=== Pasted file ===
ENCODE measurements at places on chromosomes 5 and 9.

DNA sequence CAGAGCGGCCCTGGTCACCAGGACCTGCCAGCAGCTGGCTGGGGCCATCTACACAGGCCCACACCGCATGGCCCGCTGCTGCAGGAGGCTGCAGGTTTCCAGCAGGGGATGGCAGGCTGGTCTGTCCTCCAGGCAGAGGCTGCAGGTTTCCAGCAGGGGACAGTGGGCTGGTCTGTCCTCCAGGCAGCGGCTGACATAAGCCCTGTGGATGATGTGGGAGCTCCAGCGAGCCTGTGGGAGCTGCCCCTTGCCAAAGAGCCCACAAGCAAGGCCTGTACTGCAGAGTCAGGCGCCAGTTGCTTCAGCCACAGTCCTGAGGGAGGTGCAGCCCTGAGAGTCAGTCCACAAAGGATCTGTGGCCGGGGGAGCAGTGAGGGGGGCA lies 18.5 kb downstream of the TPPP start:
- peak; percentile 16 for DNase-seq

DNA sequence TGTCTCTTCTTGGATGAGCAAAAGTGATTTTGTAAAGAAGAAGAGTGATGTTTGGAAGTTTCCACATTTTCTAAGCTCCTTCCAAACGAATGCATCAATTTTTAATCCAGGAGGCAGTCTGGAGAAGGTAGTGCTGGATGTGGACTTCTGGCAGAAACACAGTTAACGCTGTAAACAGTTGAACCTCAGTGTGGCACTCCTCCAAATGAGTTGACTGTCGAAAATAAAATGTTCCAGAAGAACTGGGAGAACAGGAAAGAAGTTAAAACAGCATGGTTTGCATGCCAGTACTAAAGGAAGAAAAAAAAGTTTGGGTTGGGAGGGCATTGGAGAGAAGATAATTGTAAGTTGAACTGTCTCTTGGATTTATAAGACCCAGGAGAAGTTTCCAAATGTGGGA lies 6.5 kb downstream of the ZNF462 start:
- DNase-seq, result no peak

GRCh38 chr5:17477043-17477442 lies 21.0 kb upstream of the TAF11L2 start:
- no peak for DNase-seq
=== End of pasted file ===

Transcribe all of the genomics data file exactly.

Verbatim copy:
ENCODE measurements at places on chromosomes 5 and 9.

DNA sequence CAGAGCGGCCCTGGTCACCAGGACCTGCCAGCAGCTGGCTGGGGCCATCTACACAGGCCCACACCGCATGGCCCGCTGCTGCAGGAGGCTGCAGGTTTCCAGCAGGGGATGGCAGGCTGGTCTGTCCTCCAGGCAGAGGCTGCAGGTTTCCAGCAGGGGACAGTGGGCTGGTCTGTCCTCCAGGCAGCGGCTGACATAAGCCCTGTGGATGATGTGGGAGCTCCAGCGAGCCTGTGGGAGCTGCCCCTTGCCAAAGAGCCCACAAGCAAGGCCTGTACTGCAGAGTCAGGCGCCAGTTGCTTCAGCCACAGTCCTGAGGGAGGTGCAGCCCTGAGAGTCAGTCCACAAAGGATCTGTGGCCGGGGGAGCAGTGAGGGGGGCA lies 18.5 kb downstream of the TPPP start:
- peak; percentile 16 for DNase-seq

DNA sequence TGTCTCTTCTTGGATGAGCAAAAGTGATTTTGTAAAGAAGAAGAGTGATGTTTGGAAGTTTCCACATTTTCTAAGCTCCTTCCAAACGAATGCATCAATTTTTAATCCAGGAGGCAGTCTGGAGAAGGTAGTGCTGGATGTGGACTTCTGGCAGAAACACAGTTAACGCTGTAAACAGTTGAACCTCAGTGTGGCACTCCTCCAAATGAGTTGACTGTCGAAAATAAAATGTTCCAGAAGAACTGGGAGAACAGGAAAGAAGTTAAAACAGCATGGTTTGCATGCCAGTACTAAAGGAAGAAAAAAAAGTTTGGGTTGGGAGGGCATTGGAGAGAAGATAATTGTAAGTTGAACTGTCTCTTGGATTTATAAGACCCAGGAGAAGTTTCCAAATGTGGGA lies 6.5 kb downstream of the ZNF462 start:
- DNase-seq, result no peak

GRCh38 chr5:17477043-17477442 lies 21.0 kb upstream of the TAF11L2 start:
- no peak for DNase-seq